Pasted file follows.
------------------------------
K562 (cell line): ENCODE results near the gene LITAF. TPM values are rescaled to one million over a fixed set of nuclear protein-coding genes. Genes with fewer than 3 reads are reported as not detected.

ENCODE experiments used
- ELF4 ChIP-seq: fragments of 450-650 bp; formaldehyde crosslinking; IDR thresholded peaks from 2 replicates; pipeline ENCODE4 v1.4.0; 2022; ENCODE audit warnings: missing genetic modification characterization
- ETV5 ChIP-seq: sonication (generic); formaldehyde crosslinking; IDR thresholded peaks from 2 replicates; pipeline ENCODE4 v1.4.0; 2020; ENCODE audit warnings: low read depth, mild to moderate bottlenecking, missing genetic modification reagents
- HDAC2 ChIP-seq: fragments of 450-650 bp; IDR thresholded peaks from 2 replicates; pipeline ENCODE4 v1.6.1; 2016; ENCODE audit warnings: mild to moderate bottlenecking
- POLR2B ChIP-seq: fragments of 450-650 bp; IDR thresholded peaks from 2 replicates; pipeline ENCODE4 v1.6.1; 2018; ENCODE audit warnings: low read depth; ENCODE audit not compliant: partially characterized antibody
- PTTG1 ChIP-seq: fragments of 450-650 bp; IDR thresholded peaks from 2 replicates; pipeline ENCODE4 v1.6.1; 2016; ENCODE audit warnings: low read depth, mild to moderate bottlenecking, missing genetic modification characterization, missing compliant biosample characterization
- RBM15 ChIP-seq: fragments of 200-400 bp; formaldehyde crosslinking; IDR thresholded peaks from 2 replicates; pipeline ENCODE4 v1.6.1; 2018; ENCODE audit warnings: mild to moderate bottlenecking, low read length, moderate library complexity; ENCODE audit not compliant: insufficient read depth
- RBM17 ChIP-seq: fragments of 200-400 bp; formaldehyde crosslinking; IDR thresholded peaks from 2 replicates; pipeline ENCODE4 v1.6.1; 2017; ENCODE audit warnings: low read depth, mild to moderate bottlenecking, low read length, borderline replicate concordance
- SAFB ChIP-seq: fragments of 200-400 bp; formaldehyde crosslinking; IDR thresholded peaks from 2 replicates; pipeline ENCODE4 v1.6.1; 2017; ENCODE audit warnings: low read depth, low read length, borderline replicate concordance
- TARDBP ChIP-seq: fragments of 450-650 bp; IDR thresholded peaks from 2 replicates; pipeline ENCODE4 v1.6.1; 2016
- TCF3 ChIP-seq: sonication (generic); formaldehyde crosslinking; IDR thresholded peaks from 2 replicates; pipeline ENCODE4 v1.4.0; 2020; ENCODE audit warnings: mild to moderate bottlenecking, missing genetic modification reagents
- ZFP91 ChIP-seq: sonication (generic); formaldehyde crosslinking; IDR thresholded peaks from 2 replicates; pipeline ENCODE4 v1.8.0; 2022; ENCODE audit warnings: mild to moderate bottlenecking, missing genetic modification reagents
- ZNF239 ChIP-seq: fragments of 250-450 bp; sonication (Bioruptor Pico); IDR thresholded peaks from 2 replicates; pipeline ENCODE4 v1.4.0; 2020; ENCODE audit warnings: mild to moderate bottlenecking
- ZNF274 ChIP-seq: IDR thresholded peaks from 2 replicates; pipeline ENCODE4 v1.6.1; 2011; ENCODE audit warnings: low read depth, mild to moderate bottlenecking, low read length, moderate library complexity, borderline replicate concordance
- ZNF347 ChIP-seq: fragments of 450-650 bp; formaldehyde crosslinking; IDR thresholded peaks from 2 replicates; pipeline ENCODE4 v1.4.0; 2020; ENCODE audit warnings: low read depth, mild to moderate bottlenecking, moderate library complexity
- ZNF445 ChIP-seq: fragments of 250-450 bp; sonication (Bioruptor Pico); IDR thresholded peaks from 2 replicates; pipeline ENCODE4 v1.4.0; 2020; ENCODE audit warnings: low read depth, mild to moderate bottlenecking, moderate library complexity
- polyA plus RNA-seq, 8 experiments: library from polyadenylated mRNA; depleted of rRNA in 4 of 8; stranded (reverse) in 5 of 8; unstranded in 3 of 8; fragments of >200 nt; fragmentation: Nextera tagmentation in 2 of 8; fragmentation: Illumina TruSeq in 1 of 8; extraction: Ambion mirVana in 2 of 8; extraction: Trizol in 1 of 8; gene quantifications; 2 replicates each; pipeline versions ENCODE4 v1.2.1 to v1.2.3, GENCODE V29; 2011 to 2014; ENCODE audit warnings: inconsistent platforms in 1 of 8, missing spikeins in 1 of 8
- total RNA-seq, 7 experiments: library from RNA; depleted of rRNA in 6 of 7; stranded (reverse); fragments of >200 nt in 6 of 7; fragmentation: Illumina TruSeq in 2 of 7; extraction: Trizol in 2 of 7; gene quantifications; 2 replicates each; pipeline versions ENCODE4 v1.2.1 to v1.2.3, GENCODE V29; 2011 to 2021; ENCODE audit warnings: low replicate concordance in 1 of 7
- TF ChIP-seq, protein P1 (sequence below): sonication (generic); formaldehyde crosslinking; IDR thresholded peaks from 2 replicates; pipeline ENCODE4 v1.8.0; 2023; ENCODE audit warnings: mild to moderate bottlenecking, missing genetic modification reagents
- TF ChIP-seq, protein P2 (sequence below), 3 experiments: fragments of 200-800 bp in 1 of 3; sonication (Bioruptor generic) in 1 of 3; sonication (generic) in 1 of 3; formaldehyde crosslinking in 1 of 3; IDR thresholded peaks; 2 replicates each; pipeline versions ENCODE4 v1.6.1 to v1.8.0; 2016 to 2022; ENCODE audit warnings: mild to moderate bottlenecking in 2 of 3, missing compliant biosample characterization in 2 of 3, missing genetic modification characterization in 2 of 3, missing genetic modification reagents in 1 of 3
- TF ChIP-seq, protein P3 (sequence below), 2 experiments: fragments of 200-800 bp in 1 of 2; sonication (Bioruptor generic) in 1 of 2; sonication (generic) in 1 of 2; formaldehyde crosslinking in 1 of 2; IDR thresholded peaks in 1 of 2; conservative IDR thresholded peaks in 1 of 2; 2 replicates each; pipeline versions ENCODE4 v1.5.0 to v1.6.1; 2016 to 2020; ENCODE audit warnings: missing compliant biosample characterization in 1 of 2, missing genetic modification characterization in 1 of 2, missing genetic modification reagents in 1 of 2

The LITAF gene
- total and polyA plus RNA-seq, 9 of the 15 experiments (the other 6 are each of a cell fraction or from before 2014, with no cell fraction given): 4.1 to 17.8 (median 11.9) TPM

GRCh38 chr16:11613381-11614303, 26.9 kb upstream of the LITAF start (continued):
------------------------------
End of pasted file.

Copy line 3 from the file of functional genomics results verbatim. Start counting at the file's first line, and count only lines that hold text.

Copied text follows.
- ELF4 ChIP-seq: fragments of 450-650 bp; formaldehyde crosslinking; IDR thresholded peaks from 2 replicates; pipeline ENCODE4 v1.4.0; 2022; ENCODE audit warnings: missing genetic modification characterization